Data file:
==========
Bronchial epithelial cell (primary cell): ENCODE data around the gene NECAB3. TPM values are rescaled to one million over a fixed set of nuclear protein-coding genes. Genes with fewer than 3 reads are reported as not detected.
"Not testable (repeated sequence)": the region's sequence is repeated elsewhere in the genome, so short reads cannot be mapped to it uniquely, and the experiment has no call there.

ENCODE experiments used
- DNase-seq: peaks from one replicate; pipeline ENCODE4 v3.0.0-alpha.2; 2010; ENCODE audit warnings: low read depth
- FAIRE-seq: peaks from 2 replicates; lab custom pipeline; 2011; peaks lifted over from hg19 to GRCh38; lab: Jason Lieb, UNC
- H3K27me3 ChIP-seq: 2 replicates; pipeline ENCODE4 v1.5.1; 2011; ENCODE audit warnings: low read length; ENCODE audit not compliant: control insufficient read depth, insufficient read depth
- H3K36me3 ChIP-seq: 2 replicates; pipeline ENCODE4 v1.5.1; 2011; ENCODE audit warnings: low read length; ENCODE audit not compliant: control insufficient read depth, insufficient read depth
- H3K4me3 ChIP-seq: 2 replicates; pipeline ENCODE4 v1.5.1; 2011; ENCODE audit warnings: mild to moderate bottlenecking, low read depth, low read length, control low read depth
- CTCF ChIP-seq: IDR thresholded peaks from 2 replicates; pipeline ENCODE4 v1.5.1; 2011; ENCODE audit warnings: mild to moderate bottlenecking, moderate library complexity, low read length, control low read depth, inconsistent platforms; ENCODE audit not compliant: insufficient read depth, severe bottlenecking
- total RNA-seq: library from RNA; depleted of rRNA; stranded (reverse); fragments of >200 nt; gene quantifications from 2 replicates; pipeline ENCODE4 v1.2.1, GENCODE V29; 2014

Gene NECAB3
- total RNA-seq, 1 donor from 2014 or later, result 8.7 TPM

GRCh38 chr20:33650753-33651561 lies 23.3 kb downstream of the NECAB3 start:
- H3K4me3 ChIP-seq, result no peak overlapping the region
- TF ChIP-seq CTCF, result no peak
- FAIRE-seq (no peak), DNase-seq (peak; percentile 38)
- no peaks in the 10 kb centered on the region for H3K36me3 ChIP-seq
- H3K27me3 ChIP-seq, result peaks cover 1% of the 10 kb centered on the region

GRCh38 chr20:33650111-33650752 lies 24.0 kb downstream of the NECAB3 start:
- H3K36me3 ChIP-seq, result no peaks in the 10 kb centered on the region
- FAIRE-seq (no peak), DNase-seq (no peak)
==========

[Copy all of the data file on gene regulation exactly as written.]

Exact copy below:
Bronchial epithelial cell (primary cell): ENCODE data around the gene NECAB3. TPM values are rescaled to one million over a fixed set of nuclear protein-coding genes. Genes with fewer than 3 reads are reported as not detected.
"Not testable (repeated sequence)": the region's sequence is repeated elsewhere in the genome, so short reads cannot be mapped to it uniquely, and the experiment has no call there.

ENCODE experiments used
- DNase-seq: peaks from one replicate; pipeline ENCODE4 v3.0.0-alpha.2; 2010; ENCODE audit warnings: low read depth
- FAIRE-seq: peaks from 2 replicates; lab custom pipeline; 2011; peaks lifted over from hg19 to GRCh38; lab: Jason Lieb, UNC
- H3K27me3 ChIP-seq: 2 replicates; pipeline ENCODE4 v1.5.1; 2011; ENCODE audit warnings: low read length; ENCODE audit not compliant: control insufficient read depth, insufficient read depth
- H3K36me3 ChIP-seq: 2 replicates; pipeline ENCODE4 v1.5.1; 2011; ENCODE audit warnings: low read length; ENCODE audit not compliant: control insufficient read depth, insufficient read depth
- H3K4me3 ChIP-seq: 2 replicates; pipeline ENCODE4 v1.5.1; 2011; ENCODE audit warnings: mild to moderate bottlenecking, low read depth, low read length, control low read depth
- CTCF ChIP-seq: IDR thresholded peaks from 2 replicates; pipeline ENCODE4 v1.5.1; 2011; ENCODE audit warnings: mild to moderate bottlenecking, moderate library complexity, low read length, control low read depth, inconsistent platforms; ENCODE audit not compliant: insufficient read depth, severe bottlenecking
- total RNA-seq: library from RNA; depleted of rRNA; stranded (reverse); fragments of >200 nt; gene quantifications from 2 replicates; pipeline ENCODE4 v1.2.1, GENCODE V29; 2014

Gene NECAB3
- total RNA-seq, 1 donor from 2014 or later, result 8.7 TPM

GRCh38 chr20:33650753-33651561 lies 23.3 kb downstream of the NECAB3 start:
- H3K4me3 ChIP-seq, result no peak overlapping the region
- TF ChIP-seq CTCF, result no peak
- FAIRE-seq (no peak), DNase-seq (peak; percentile 38)
- no peaks in the 10 kb centered on the region for H3K36me3 ChIP-seq
- H3K27me3 ChIP-seq, result peaks cover 1% of the 10 kb centered on the region

GRCh38 chr20:33650111-33650752 lies 24.0 kb downstream of the NECAB3 start:
- H3K36me3 ChIP-seq, result no peaks in the 10 kb centered on the region
- FAIRE-seq (no peak), DNase-seq (no peak)